Good Citizen, Bad Citizen

Image by Gerd Altmann from Pixabay

On May 20, 1980, I was in Geneva Park near Orillia, Ontario, building multi-layered bird houses. These were destined to be placed around the park, in hopes of attracting bug-eating Purple Martins. Meanwhile, back in my hometown Montreal, Good Citizens flocked to the polling stations to decide the future fate of the Province of Quebec in Canada.  That day, my fellow Quebeckers set out to save Canada from disintegration.  I set out to save Geneva Park from mosquitoes.

I was not alone.  Every day, my six fellow Katimavikers and I walked a short, wooded path from our cabins to the Geneva Park workshop.  There, we outfitted the park and its conference centre with birdhouses and beds.  For all this work, we were paid one dollar a day; with the promise of a thousand dollars if we finished the whole nine months of the Katimavik program.  Katimavik was set up, among other reasons, to send groups of young people into communities to do volunteer work.  My group had been together since the previous September, working in three different Canadian locations at whatever job was handed to us.  All this volunteerism might qualify me as a Good Citizen… were it not for my glaring absence from the Province of Quebec that day in May.

When the Quebec government set the date for a provincial referendum on Quebec sovereignty, they made no accommodation for Quebeckers living outside the province.  If a Quebecker wanted to vote in the referendum, she had to go home.   The Katimavik organization sent a notice around to all its Quebec participants, telling us that Katimavik would pay our way home for the referendum but they wouldn’t pay our way back to our current job site.  If we chose to stay home (in other words, leave the program one month early), they would still pay us our thousand dollars.

I could have gone home and voted without consequence. But I was too lazy to leave my cozy little cabin on the shores of Lake Couchiching, and too cheap to buy a bus ticket back.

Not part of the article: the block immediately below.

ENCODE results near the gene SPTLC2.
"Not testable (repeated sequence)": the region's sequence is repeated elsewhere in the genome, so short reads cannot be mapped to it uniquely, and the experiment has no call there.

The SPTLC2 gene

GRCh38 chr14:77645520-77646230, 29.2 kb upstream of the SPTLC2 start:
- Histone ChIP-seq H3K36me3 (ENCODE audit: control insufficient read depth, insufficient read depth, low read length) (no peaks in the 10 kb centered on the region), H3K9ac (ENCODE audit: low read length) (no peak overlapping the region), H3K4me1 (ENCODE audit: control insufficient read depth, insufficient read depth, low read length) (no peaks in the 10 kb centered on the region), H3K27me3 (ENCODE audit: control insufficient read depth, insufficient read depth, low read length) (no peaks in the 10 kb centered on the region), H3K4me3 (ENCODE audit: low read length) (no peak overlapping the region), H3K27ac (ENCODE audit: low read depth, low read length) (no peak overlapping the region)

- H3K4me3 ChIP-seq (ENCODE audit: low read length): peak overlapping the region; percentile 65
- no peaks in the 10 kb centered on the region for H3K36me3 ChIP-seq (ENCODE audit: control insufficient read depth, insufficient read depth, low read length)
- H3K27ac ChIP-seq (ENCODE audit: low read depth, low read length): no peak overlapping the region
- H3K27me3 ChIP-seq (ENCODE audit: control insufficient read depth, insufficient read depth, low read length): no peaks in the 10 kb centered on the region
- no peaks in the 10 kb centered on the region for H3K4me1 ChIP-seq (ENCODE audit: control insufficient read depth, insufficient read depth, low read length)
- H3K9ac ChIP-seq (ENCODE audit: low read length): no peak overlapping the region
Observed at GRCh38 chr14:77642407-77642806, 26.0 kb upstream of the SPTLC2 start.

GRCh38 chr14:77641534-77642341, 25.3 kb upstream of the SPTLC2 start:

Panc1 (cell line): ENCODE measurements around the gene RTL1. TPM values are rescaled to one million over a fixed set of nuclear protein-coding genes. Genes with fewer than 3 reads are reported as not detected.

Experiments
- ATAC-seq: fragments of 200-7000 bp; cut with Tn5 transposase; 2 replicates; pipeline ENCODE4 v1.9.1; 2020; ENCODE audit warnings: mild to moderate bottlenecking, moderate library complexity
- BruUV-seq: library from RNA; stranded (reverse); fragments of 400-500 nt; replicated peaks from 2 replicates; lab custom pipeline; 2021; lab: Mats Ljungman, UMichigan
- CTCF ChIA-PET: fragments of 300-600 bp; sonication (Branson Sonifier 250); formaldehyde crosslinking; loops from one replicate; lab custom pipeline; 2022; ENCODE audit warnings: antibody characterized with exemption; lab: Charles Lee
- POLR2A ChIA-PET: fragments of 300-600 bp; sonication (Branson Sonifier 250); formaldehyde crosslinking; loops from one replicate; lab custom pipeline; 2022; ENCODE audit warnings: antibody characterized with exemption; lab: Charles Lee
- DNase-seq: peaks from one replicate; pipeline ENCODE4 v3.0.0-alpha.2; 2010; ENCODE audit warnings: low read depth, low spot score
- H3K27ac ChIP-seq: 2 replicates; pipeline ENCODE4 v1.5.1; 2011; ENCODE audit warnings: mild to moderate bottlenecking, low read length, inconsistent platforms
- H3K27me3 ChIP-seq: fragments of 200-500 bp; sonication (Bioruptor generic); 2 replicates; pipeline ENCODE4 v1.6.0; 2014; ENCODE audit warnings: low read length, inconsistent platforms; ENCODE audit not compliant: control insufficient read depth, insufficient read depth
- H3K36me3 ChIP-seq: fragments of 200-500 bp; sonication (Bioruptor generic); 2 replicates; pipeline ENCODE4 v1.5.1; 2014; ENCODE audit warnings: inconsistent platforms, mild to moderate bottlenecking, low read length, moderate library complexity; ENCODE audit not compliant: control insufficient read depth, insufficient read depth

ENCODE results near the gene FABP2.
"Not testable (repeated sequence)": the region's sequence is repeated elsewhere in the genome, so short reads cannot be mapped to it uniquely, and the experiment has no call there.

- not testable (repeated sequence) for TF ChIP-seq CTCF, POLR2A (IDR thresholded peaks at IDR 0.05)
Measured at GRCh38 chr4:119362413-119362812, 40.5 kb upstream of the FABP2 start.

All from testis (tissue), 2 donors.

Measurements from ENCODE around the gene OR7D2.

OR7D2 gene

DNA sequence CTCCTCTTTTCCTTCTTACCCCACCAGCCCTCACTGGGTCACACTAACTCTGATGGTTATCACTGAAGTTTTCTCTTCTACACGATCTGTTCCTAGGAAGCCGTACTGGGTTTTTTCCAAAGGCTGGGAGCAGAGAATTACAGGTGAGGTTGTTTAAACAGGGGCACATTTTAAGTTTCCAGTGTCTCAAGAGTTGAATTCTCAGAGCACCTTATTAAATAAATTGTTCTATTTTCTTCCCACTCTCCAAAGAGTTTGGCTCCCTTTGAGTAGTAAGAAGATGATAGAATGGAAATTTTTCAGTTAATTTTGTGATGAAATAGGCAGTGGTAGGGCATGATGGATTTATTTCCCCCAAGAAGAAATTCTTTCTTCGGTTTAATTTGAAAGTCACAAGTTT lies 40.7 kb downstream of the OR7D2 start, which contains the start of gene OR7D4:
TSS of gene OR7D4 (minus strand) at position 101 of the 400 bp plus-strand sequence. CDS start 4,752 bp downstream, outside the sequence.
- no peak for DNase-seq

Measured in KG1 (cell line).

Fortunately, and despite their claims to the contrary, irresponsible youth are not the only beings in the universe.  Back in Montreal, the mother of one of my friends had become a Canadian citizen specifically so that she could vote in the referendum.  Until then, she had been a landed immigrant, unqualified to vote.  She cared enough about Canada to take the trouble to make sure she could weigh in on its affairs.  The Canadian-born adult was the Bad Citizen; the landed immigrant adult was the Good Citizen.

The outcome of that referendum kept Quebec safely in Canada; a fairly comfortable 60/40 in favour of “No” (to pursuing the idea of secession from Canada).  Fifteen years later, it was time to ask the question again; but by then I was no longer a resident of Quebec.  Canadians outside of Quebec could not vote in the referendum… but they could still speak!  Tens of thousands of them travelled to Montreal to rally in favour of keeping Quebec in Canada. 

I didn’t join them; for the possibly slightly more acceptable reason that I was deep into the care of three small children. But my Good Citizen parents, long since unfettered and still living in Montreal, attended that Unity Rally in Place du Canada.  A giant Canadian flag spent the day travelling around the square, and Mom says that when it passed over their heads it seemed to go on forever.  Three days later the referendum was held, and the outcome was an exquisitely uncomfortable 49.42/50.58 in favour of “No” (to pursuing the idea of secession from Canada).  When it’s that close, decimals matter.


  1. I still, to this day, break out into a cold sweat whenever I contemplate those numbers. How close we came to the next step toward dissolution!
    I, too, watched helplessly from the westernmost province; no longer a resident of Quebec; surrounded by born & raised BCers who understandably could not relate to the Quebec/ Two Solitudes/ language issues and served up opinions to express that.
    Thank-you, thank-you to my parents, still on the ground at the epicentre; two anglos from BC and Manitoba/NS, who cared enough about their country to show up when it truly mattered. You stood up for me too.


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